September 10, 2019 is World Suicide Prevention Day. Suicide Prevention Day is a time to work together to prevent suicide. According to the International Association for Suicide Prevention (IASP), suicide prevention is a universal challenge. The goal of World Suicide Prevention Day is to spread awareness of the risk of suicide and suicide prevention activities.
The IASP encourages people to educate themselves about suicide and suicide prevention, including how to identify potential warning signs.
The theme of this year’s Suicide Prevention Day is “Working Together to Prevent Suicide.” The focus is on collaboration and the role that we can all play to help prevent suicide and address suicidal behavior.
The Importance of World Suicide Prevention Day
World Suicide Prevention Day was started in 2003. The organization partnered with the World Health Organization (WHO) on this annual day that helps raise awareness about suicide and death by suicide.
According to a press release from the IASP, they chose the theme of “Working Together to Prevent Suicide” because it represents an essential element for global suicide prevention—collaboration. The IASP notes that everyone has a role to play in addressing the challenges of suicidal behavior.
Suicide remains among one of the top 20 most prevalent causes for death around the world, and in all age groups, which underscores the importance of suicide prevention.
World Suicide Prevention Day is important for raising awareness, but also to help combat the stigma that’s associated with suicide, suicidal behavior, and mental health problems in general.
Facts About Suicide
Suicide leads to 800,000 deaths annually, which is often one of the most startling suicide facts. Suicide is the second-leading cause of death among people aged 15 to 29 years old, according to suicide statistics from the World Health Organization. Other suicide facts and suicide statistics include:
- Every day an estimated 123 Americans die by suicide, and there is one death every 12 minutes by suicide in the United States
- Nearly 45,000 Americans lose their lives to suicide every year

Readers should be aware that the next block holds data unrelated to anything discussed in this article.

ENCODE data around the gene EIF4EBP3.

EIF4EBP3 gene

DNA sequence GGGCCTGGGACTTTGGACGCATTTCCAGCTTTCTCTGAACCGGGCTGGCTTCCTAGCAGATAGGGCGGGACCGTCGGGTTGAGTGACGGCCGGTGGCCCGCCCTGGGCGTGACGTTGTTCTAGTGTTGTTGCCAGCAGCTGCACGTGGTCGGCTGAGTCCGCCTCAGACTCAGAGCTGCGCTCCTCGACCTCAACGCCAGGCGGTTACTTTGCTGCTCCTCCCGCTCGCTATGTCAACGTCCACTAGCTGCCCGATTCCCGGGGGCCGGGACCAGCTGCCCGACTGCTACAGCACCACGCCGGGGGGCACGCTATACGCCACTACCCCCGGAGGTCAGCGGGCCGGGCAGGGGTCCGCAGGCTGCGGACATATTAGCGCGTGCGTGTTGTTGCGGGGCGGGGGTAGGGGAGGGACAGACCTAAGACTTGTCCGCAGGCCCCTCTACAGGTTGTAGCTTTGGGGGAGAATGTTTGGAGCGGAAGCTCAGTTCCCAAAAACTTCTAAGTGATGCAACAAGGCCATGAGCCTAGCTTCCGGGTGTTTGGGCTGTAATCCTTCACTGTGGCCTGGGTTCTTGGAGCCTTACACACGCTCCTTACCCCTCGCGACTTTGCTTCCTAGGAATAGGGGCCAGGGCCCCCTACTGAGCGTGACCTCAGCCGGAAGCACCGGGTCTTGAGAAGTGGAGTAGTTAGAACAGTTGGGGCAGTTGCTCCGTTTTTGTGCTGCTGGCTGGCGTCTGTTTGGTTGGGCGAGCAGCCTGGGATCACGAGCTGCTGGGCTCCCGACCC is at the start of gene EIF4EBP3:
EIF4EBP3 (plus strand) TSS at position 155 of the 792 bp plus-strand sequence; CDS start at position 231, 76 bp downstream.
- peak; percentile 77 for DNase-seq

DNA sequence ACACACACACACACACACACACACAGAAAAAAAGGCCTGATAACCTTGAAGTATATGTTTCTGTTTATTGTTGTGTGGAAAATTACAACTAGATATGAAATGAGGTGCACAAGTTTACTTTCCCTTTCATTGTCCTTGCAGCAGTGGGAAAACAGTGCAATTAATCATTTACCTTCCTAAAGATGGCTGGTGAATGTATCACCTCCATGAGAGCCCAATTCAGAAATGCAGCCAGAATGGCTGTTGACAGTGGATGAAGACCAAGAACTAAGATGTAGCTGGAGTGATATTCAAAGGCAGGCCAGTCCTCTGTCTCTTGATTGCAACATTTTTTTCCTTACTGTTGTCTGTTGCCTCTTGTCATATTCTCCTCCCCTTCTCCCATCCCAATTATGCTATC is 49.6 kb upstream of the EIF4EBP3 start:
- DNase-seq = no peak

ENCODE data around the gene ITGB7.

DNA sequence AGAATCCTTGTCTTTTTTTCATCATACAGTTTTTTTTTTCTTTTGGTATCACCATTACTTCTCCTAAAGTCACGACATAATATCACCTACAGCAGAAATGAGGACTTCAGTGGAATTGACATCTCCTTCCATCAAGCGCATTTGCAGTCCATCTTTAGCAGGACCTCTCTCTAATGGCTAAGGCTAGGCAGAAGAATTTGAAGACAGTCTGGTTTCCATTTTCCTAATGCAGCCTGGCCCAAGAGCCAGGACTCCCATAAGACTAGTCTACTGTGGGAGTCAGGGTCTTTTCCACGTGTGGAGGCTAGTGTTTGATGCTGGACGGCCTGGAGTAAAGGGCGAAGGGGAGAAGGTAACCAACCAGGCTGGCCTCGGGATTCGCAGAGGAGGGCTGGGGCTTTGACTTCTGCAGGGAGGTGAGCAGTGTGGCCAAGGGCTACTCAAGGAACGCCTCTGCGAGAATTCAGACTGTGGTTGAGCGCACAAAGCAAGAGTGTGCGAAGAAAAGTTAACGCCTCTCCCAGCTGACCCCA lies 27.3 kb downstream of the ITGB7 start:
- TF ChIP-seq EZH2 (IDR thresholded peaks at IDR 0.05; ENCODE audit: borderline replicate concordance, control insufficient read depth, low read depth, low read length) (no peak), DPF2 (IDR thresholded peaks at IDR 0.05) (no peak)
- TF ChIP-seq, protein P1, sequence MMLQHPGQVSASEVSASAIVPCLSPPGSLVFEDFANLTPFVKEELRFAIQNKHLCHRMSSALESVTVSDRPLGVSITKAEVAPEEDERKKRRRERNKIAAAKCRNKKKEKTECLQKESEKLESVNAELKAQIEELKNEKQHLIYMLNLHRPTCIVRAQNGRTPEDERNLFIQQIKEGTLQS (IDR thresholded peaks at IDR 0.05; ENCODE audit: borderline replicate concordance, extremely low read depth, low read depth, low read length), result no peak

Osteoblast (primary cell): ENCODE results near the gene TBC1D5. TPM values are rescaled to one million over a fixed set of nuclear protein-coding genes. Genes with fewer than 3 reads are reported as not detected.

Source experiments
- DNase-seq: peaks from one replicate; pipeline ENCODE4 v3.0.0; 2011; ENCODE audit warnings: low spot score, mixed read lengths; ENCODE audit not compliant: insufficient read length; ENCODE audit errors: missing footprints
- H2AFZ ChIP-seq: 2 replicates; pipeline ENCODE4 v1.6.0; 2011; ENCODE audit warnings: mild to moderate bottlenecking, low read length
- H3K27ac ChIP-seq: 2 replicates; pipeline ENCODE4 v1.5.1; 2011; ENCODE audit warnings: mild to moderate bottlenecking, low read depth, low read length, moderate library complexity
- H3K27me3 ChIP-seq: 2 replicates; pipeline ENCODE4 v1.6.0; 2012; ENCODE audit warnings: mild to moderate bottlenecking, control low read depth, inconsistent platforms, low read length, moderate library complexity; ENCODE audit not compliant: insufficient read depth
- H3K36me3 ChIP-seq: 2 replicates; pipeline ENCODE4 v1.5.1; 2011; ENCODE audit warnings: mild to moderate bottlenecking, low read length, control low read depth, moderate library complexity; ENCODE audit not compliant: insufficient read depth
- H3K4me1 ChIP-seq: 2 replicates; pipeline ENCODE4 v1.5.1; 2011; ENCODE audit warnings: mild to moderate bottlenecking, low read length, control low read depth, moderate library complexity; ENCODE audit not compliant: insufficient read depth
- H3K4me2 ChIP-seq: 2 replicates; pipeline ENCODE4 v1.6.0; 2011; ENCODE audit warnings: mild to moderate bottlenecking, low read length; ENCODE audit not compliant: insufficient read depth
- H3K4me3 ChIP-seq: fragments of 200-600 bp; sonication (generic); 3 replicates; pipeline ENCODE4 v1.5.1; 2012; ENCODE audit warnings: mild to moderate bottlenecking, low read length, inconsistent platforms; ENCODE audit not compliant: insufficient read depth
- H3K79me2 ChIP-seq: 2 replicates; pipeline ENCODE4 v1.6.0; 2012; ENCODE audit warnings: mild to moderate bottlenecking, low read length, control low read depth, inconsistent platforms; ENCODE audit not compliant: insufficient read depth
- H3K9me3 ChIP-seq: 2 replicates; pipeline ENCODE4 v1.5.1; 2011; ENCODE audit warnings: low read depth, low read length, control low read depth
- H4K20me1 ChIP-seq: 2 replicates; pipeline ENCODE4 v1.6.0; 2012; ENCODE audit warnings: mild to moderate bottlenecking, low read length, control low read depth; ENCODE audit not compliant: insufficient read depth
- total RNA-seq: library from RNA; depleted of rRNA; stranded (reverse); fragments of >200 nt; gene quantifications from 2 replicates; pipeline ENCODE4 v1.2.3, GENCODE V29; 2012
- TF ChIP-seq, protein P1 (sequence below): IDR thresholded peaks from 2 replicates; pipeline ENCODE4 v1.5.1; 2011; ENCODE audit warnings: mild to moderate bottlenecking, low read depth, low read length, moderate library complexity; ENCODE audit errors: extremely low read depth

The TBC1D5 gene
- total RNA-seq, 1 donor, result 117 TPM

- Men are 3.5 times more likely than women to die by suicide
- An estimated 250,000 people are suicide survivors every year
- There is one completed suicide for every 25 attempts
- The highest suicide rate in 2017 was among adults between the ages of 45 and 54, and the second-highest rate was among people 85 and older
- Suicide is the second leading cause of death for people 15-29 years old
- In 2017, firearms were used in nearly 51% of all suicide deaths
- In high-income countries, 50% of those who commit suicide have major depressive disorder at the time of death
What You Can Do to Help
There are things we can all do to help prevent suicide. One way is by being educated on the topic and understanding how to identify the potential warning signs. Social isolation is a suicide risk factor, so reaching out to someone you’re concerned about and having a conversation can also go a long way.
Other things you can do to observe World Suicide Prevention Day include:
- Help remove the stigma by having conversations about suicide. Too often, people who are struggling with mental health issues or suicidal thoughts may feel ashamed to talk about it. It’s important to have these tough conversations to help cut through the stigma.
- Participate in an awareness event or other activity. The American Foundation for Suicide Prevention regularly organizes community walks throughout the country.
- Learn the warning signs. Knowing what to look for can help save lives. If someone seems withdrawn, hopeless, or as if they have a loss of interest in activities, reach out to them.
- Reach out. There are certain steps you can follow to reach out to someone you believe could be experiencing suicidal thoughts. Engage the person, explore their situation and point of view, ask direct questions, and inquire why someone might be contemplating suicide if they say they are.
- Connect with resources. Understanding what resources are available, from hotlines to support groups, can help you help someone else when they need it.
Suicide Prevention Resources
The following are some suicide prevention resources:
- The National Suicide Prevention Lifeline: 1-800-273-8255
- Crisis Text Line: Text START to 741-741
- The Trevor Project (LGBT crisis and suicide prevention hotline): 1-866-488-7386
- Veterans Crisis Line: Call 1-800-273-8255 or Text 838255
- Teen Line: 310-855-2673 or text TEEN to 839963
If you are struggling with a mental health disorder along with addiction, contact The Recovery Village to learn about treatment programs and options for co-occurring disorders.
American Foundation for Suicide Prevention. “National Suicide Prevention Week.” Accessed August 15, 2019.
International Association for Suicide Prevention. “2019 World Suicide Prevention Day Brochure.” Accessed August 19, 2019.
SAVE. “Suicide Facts.” Accessed August 15, 2019.
Firestone, Lisa Ph.D. “5 Things We Can All Do to Help Stop Suicide.” Psychology Today, September 15, 2016. Accessed August 15, 2019.
American Foundation for Suicide Prevention. “Suicide Statistics.” Accessed August 15, 2019.